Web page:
Brisk walking was linked to the biggest difference in BMI for both men and women. The researchers found men who regularly walked briskly for more than 30 minutes five days a week had a BMI on average one unit less than those who did not, while for women the difference was 1.8 units.
The equivalent amount of sport and exercise was also linked to BMI, but the difference was smaller. Heavy manual work also showed a link, as did heavy housework for women, but not men.
The effect on waist measurement was similar, with one important difference: women who regularly walked briskly had a waist 4.3cm smaller than women who did not. The researchers say this was the biggest difference for any type of activity for women.
However, for men, sport and exercise had a stronger link to waist measurement than walking. Men who regularly took part in sport or exercise had a waist 3.3cm smaller than those who did not.
How did the researchers interpret the results?
The researchers said: "The results suggest that those who do five days of any of these physical activities every week for a month could decrease their waist circumference on average by 4.3cm for women and 3.6cm for men."
This is a surprising claim, as the study did not show a change in waist circumference over time, or establish that exercise caused a drop in waist size.
They went on to say: "Overall, we find that brisk walking has the highest association with these measures of weight, with sports/exercise being the runner up in this regard."
They admitted: "We cannot interpret our findings here as causal," but they called for a public health campaign to encourage walking as an "easy policy option" to combat the obesity epidemic.
Walking has long been advocated as a good way to keep fit. It is easy to fit into everyday activities, doesn't need special equipment, and most people can do it.
This study shows people who regularly took brisk walks for at least half an hour five days a week – fast enough to get you out of breath and sweat slightly – were likely to have a lower BMI and smaller waist size than other people.
The results don't mean other types of exercise, such as swimming, cycling, playing sport or going to the gym, are worthless. People who regularly did these activities were also likely to have a lower BMI and waist circumference.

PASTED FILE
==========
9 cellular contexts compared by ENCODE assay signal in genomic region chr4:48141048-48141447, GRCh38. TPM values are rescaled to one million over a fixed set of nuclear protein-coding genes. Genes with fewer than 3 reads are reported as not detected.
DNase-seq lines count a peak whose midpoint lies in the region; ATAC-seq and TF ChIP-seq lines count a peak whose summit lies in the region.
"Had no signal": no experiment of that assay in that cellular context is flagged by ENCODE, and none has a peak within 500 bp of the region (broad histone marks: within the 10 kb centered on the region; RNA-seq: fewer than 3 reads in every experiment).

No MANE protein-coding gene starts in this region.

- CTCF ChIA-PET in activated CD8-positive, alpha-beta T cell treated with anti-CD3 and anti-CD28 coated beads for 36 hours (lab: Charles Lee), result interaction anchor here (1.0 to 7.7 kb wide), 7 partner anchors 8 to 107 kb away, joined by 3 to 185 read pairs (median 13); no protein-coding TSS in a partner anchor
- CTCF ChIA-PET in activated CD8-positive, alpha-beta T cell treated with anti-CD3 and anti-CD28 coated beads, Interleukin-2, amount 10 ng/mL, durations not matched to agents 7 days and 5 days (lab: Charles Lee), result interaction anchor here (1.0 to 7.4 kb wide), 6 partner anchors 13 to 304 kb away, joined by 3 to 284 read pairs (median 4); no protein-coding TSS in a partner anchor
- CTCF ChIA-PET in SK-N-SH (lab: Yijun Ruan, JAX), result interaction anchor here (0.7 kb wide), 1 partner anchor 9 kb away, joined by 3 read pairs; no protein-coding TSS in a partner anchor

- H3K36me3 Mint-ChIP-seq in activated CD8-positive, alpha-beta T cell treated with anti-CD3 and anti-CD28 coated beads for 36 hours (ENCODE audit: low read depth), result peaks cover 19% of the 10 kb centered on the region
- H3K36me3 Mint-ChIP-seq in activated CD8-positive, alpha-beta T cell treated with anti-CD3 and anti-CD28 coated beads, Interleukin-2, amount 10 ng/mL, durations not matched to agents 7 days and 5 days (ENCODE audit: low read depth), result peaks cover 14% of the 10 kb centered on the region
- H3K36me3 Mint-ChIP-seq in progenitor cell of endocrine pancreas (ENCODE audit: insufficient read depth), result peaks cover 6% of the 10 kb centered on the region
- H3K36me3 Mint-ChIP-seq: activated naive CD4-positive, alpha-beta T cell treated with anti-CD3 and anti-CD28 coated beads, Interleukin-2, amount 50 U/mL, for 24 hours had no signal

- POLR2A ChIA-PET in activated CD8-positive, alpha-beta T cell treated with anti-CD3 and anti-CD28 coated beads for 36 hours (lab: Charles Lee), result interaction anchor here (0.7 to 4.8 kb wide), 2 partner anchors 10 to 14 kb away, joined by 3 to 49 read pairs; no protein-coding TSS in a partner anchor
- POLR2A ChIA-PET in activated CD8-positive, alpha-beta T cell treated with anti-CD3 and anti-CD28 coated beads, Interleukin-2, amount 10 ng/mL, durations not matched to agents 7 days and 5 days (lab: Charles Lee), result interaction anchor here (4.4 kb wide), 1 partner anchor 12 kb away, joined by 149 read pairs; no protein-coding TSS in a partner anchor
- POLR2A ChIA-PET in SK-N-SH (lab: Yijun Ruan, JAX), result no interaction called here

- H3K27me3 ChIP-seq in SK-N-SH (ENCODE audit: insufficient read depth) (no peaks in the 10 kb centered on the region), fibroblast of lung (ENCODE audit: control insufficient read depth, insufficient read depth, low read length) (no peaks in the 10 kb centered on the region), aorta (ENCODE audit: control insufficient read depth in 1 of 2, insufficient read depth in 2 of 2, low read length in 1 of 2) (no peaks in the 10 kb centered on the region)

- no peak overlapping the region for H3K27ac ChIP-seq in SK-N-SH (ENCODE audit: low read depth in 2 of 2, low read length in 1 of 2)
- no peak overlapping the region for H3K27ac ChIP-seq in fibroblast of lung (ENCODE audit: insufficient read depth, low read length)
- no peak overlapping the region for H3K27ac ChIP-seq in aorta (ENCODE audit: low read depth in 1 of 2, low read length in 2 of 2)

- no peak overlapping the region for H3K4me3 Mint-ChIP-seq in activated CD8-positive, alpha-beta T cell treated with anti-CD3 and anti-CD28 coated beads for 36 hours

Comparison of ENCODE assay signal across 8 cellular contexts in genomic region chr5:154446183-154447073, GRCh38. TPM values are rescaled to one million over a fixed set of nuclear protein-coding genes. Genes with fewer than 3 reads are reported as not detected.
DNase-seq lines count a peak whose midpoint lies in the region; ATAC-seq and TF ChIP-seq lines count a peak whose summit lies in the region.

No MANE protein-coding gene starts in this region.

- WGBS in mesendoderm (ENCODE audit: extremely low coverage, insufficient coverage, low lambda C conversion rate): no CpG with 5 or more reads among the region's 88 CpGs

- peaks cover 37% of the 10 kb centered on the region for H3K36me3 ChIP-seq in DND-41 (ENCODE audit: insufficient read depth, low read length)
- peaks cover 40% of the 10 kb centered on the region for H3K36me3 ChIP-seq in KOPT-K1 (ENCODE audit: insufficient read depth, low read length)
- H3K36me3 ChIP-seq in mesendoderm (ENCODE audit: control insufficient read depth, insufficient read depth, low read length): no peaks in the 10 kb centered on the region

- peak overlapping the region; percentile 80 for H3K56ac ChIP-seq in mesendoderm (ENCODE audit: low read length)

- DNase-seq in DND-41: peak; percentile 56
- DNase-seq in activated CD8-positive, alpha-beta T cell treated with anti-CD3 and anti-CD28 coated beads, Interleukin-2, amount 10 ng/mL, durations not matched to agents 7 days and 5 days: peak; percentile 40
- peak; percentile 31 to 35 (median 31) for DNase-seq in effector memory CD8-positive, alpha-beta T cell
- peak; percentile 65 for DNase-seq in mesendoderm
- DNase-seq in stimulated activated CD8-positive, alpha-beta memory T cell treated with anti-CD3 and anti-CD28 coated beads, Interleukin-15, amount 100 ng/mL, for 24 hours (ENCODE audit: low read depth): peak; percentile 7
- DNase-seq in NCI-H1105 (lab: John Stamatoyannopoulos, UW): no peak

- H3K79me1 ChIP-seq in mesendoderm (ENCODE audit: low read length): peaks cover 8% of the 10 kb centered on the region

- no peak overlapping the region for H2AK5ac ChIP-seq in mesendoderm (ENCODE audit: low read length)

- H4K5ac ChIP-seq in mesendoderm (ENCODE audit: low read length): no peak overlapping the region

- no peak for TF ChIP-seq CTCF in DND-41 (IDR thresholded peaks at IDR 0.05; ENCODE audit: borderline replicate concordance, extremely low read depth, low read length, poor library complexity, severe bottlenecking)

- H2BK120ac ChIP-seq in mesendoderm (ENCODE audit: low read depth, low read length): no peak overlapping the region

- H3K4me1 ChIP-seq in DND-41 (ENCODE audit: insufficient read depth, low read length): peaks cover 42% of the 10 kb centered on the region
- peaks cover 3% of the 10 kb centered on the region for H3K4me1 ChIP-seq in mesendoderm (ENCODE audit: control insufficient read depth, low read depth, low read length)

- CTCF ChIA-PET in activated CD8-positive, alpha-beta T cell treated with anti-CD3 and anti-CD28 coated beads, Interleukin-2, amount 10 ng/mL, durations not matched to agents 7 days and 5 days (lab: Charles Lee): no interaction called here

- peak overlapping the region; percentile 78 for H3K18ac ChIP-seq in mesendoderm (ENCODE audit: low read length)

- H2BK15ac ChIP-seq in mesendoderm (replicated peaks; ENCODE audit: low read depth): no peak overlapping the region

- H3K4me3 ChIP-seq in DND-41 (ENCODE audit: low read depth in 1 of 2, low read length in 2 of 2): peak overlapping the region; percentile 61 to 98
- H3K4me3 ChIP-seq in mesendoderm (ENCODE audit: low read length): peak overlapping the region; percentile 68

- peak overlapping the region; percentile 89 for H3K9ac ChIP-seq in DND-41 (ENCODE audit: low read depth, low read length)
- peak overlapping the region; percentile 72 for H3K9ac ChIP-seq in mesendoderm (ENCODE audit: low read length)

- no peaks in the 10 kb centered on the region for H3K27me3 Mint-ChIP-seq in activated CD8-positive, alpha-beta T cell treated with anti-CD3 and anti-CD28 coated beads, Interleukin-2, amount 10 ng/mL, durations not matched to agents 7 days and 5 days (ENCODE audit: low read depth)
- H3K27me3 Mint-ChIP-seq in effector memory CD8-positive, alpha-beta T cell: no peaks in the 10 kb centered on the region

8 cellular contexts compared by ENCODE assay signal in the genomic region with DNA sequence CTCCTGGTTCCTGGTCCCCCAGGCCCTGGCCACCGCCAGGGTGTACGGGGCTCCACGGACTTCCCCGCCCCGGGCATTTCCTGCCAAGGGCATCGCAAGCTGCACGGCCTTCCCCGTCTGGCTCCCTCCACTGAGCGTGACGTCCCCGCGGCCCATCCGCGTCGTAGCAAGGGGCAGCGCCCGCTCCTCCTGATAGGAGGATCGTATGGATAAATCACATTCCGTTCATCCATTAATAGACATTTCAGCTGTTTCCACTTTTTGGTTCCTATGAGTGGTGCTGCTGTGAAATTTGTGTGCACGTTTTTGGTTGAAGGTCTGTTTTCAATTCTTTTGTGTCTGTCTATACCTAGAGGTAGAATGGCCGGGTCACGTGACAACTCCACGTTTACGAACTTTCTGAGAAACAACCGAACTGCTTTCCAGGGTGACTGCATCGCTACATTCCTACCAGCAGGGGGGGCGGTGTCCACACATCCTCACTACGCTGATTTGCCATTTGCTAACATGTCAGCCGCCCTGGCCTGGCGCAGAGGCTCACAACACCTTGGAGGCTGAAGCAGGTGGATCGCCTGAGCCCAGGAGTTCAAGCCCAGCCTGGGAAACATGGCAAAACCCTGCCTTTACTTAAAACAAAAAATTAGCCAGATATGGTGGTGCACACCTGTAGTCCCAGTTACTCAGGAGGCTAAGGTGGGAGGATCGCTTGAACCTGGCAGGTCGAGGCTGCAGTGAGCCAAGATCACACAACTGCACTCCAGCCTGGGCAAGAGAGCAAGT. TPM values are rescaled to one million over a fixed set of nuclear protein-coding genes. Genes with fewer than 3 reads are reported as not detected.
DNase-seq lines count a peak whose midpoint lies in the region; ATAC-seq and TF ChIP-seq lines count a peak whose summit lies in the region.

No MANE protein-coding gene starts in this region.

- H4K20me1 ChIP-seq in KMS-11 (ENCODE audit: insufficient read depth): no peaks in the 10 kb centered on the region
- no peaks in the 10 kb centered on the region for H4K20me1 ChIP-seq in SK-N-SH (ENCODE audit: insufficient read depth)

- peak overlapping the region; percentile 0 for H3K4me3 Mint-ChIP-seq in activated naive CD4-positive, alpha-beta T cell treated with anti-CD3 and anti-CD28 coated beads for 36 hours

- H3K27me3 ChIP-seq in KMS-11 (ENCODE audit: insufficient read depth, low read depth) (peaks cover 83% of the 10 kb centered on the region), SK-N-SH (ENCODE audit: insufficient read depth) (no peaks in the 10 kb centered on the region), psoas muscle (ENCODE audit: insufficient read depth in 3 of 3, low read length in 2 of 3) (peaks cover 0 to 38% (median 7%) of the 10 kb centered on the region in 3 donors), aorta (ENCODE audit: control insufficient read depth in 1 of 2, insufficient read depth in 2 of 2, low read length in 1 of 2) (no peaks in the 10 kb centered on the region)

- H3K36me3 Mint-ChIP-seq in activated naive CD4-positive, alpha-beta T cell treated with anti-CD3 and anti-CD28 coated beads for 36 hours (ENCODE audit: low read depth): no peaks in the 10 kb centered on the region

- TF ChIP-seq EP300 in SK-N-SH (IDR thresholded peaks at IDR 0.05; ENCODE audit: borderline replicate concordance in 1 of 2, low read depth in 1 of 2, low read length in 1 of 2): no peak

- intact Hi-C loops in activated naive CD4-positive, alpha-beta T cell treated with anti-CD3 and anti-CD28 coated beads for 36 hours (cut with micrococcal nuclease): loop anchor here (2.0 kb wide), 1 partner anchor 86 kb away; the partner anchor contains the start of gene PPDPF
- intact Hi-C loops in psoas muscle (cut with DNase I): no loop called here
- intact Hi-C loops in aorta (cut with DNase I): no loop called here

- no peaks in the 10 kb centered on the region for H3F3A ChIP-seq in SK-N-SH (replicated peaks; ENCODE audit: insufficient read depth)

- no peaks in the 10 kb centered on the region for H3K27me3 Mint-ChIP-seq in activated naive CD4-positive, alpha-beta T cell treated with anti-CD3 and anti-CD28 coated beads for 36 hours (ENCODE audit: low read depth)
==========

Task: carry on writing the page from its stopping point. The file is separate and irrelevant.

The study does not seem to have directly compared the effect of sport and exercise versus brisk walking. We don't know whether the differences in BMI the researchers found would have stood up as statistically significant in a head to head comparison.
It is interesting that men who did regular sport or exercise had a lower waist measurement than men who walked instead. Waist measurement is important as it shows how much fat you carry around vital organs, which has been linked to heart attacks.
It may be that exercise and sport are less strongly linked to BMI than walking because men who work out gain muscle, which weighs more than fat, so will result in a higher BMI.
The main limitation of the study is it cannot prove people's weight is a result of their activity levels. We know diet is also important in determining weight, as well as other factors such as genetic make-up.
It is possible people are more likely to walk or take part in sport and exercise if they have a lower BMI as slimmer people find physical activity easier and more comfortable. We cannot tell whether the people in this study with a higher BMI would have lost weight by walking or exercising more regularly.
However, this study does add to the evidence that walking is a healthy form of exercise linked to keeping to a healthy weight, especially for women and in later life.
Analysis by Bazian
Edited by NHS Website
Links to the headlines
The Times, 4 November 2015
Mail Online, 3 November 2015
Daily Mirror, 3 November 2015
Daily Express, 4 November 2015
The Sun, 4 November 2015
Metro, 4 November 2015
Links to the science
Risk Analysis. Published online May 20 2015